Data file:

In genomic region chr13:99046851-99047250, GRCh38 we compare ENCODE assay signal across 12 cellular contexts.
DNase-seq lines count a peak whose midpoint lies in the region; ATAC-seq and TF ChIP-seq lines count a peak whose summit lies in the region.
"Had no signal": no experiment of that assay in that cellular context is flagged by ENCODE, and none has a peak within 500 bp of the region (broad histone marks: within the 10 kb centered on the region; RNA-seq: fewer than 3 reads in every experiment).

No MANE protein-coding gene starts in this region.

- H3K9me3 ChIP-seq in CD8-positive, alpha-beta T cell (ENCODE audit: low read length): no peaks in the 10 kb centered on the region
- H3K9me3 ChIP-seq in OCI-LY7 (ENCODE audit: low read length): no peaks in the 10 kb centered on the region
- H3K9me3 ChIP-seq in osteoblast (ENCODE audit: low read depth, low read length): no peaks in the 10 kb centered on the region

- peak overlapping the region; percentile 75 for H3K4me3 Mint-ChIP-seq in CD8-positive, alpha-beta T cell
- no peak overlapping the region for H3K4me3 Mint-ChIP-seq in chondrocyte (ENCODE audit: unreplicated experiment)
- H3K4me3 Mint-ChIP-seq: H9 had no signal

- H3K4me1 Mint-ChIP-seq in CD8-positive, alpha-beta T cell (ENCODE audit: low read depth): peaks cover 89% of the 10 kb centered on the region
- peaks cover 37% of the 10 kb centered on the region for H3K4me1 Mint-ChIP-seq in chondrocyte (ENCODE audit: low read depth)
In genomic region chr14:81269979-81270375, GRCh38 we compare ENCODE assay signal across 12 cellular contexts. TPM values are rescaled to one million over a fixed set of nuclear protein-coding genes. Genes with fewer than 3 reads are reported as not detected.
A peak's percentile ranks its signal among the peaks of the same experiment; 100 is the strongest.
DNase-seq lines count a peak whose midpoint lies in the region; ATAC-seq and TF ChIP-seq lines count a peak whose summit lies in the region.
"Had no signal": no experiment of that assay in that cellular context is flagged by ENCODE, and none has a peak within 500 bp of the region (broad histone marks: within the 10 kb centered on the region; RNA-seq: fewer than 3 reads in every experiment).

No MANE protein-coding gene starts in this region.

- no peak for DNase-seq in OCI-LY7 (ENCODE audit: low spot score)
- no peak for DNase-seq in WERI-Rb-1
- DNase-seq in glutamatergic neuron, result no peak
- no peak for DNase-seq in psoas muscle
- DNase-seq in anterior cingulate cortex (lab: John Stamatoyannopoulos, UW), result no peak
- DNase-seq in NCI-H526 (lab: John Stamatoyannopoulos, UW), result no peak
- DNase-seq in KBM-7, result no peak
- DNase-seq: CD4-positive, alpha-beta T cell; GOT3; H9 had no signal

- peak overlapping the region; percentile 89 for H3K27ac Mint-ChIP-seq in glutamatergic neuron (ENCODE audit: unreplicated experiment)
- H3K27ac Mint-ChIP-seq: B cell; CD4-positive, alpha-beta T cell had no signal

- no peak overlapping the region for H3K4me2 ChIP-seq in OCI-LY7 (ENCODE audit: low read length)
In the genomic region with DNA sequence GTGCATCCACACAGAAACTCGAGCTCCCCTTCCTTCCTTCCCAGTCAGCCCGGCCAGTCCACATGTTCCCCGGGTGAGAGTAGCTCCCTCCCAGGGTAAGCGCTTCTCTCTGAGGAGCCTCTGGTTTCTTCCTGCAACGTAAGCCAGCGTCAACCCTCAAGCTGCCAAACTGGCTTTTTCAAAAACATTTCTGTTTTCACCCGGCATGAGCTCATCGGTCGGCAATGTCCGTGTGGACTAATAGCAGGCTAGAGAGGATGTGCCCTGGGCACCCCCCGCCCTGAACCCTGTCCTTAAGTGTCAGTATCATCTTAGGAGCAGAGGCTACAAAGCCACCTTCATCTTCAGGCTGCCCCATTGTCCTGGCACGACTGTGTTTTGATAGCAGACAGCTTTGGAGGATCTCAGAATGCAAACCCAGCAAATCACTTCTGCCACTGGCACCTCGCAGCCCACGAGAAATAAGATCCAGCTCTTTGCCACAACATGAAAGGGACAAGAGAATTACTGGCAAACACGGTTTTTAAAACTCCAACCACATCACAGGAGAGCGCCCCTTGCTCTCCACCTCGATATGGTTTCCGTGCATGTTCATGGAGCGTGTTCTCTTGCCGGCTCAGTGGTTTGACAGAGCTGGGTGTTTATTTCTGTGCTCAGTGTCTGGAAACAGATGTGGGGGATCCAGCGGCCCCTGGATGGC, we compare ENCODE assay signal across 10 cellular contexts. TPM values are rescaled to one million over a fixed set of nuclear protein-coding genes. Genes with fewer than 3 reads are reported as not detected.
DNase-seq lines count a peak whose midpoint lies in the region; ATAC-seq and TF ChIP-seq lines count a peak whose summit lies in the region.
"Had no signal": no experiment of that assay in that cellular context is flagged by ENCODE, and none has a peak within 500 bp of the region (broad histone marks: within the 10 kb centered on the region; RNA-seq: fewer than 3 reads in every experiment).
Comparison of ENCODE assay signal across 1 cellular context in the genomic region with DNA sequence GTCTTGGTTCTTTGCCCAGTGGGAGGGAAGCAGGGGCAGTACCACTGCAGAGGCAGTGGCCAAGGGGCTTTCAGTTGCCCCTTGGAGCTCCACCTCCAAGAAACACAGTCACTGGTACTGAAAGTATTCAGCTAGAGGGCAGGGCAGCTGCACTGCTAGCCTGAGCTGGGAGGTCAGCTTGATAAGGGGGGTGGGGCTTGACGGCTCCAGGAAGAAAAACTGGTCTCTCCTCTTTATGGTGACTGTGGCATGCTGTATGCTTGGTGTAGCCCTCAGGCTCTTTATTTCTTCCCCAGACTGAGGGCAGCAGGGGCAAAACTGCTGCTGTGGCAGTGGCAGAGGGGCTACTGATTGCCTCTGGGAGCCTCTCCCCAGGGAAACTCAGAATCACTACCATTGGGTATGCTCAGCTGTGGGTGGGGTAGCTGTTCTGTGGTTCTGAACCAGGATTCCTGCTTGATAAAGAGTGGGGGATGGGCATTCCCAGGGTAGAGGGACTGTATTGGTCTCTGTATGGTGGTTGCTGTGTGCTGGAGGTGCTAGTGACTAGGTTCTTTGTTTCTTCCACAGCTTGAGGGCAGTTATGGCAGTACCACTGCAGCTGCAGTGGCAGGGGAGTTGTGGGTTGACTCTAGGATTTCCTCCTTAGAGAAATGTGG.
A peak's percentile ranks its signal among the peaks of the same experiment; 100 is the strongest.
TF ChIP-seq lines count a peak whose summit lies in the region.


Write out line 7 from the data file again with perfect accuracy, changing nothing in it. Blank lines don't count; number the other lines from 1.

- H3K9me3 ChIP-seq in osteoblast (ENCODE audit: low read depth, low read length): no peaks in the 10 kb centered on the region